Wednesday, 25 January 2017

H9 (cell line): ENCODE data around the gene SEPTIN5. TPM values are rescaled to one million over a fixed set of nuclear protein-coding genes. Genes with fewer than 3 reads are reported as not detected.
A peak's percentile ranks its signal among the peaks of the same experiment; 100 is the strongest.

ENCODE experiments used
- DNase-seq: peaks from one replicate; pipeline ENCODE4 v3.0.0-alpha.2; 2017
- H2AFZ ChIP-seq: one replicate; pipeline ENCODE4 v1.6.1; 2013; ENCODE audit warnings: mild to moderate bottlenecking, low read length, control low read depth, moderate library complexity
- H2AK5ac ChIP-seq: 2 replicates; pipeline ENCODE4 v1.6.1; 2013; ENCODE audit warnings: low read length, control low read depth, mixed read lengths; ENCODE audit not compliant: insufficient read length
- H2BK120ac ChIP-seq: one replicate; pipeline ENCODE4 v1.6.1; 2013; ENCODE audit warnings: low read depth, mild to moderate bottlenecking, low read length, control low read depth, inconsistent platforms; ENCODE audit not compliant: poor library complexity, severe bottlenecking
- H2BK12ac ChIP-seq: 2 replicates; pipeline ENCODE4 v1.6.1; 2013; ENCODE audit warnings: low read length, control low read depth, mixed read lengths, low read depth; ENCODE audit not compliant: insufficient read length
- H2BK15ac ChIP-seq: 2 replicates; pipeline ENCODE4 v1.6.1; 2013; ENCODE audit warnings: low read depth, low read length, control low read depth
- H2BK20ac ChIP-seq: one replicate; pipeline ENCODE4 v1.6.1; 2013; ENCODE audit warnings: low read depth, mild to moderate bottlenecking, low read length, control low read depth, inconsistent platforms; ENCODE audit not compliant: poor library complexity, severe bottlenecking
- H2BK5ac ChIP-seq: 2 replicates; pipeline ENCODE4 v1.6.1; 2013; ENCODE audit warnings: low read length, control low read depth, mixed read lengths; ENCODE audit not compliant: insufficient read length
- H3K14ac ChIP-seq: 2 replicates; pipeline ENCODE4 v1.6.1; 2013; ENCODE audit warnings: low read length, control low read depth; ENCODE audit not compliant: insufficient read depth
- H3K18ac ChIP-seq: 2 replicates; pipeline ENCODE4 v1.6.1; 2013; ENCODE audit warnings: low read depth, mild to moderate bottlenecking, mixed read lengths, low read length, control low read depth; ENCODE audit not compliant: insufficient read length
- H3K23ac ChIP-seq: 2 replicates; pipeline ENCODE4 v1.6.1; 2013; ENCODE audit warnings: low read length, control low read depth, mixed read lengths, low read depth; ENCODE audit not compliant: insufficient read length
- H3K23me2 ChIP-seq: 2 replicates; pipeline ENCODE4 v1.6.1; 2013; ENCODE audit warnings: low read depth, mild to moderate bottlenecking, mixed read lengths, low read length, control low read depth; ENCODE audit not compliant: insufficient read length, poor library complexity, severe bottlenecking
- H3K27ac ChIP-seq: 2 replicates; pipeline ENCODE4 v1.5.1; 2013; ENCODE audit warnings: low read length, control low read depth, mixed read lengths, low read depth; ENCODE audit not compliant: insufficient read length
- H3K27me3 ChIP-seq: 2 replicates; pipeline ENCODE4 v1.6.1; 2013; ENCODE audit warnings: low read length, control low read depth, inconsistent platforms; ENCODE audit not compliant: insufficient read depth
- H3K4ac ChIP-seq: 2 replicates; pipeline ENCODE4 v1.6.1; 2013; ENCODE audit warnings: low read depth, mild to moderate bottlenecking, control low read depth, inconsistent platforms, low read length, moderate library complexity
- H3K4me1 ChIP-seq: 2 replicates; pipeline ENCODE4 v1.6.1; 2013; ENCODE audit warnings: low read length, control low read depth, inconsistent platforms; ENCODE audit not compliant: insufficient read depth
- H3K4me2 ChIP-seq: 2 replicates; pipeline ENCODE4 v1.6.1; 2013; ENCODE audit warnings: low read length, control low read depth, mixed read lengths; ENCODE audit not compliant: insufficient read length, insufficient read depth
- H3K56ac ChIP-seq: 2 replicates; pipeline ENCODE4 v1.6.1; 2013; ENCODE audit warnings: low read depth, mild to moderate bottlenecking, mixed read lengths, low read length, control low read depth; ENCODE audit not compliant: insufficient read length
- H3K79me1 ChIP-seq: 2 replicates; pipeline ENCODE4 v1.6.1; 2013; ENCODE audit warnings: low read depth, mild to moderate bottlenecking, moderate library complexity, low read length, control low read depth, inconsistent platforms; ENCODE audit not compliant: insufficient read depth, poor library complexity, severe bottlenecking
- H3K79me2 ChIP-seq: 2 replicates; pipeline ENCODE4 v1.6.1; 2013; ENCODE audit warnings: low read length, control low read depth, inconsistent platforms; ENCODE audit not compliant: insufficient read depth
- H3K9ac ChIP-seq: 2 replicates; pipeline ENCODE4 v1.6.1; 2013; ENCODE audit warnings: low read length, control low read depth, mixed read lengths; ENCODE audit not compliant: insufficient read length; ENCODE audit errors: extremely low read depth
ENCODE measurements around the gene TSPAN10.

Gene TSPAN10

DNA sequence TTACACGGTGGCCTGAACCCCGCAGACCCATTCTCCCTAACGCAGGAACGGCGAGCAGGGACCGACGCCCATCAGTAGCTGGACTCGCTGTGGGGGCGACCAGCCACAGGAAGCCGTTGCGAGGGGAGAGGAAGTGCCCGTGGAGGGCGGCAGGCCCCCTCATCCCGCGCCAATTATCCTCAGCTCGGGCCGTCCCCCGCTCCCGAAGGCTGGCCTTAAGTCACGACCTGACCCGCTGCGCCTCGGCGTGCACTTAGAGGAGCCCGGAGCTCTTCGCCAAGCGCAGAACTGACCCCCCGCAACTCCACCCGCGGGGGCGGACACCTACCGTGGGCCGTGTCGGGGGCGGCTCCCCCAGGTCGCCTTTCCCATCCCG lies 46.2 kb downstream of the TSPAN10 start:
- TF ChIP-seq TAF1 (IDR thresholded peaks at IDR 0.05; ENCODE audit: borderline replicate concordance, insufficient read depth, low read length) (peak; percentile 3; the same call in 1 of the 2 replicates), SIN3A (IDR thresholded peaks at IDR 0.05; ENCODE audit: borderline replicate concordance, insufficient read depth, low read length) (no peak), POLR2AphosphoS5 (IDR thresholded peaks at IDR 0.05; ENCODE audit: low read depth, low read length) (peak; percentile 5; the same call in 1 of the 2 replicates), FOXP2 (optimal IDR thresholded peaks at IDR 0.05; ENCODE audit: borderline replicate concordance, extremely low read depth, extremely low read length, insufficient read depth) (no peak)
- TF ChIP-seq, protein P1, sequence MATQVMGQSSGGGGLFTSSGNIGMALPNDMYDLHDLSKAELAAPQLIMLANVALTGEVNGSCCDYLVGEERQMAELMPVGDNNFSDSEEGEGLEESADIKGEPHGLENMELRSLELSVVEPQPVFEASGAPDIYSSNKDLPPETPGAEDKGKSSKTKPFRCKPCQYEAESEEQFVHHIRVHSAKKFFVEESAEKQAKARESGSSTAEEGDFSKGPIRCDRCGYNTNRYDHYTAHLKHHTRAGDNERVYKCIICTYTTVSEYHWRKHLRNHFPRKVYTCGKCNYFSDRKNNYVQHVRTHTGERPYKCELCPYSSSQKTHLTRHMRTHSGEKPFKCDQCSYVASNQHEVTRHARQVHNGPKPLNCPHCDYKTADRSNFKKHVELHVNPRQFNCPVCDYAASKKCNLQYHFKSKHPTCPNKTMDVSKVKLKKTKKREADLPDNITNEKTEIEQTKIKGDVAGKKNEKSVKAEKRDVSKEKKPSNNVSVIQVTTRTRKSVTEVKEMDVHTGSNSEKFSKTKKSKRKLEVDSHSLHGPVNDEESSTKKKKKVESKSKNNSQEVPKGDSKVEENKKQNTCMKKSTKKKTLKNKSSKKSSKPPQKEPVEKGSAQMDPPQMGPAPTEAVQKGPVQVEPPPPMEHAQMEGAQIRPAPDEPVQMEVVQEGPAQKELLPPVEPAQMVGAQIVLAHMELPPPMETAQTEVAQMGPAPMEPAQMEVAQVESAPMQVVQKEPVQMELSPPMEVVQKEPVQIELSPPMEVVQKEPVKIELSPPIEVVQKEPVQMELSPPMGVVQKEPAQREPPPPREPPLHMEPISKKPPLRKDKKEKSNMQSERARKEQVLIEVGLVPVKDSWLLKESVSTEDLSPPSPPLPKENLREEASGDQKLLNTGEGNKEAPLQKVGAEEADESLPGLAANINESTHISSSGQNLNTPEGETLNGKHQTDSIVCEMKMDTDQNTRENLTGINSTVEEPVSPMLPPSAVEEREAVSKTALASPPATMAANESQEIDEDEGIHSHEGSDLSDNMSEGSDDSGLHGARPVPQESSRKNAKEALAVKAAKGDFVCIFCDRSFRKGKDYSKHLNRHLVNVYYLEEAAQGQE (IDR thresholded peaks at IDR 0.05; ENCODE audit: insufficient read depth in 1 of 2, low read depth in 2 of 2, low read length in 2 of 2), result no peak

Extratropical cyclones have the potential to generate high-impact weather in the mid- and high-latitudes in the Northern Hemisphere. As such, the seasonal predictability of extratropical cyclone statistics and storm tracks within the Northern Hemisphere is of great interest. In this study, the seasonal predictability of Northern Hemisphere fall (Sep-Oct-Nov) and winter (Dec-Jan-Feb) season extratropical cyclones statistics has been investigated using storm tracks calculated from the two-model, 20-member ensemble of the Canadian Centre for Climate Modelling and Analysis (CCCma) Canadian Seasonal to Interannual Prediction System (CanSIPS) over the hindcast period of 1980 – 2009. To calculate storm track statistics, an objective-feature identification and tracking algorithm was applied to each of the ensemble member 850 hPa vorticity fields, and compared to storm track statistics derived from the ERA-Interim reanalysis over the same period. Differences in the mean track density (TDEN), cyclogenesis density (GDEN), cyclolysis density (LDEN) between the seasonal forecasting system and the ERA-Interim baseline will be shown. Additionally, the predictability of storm track statistics at various forecast lead times will be shown, along with the relationship to major teleconnection patterns such as El Niño – Southern Oscillation (ENSO).
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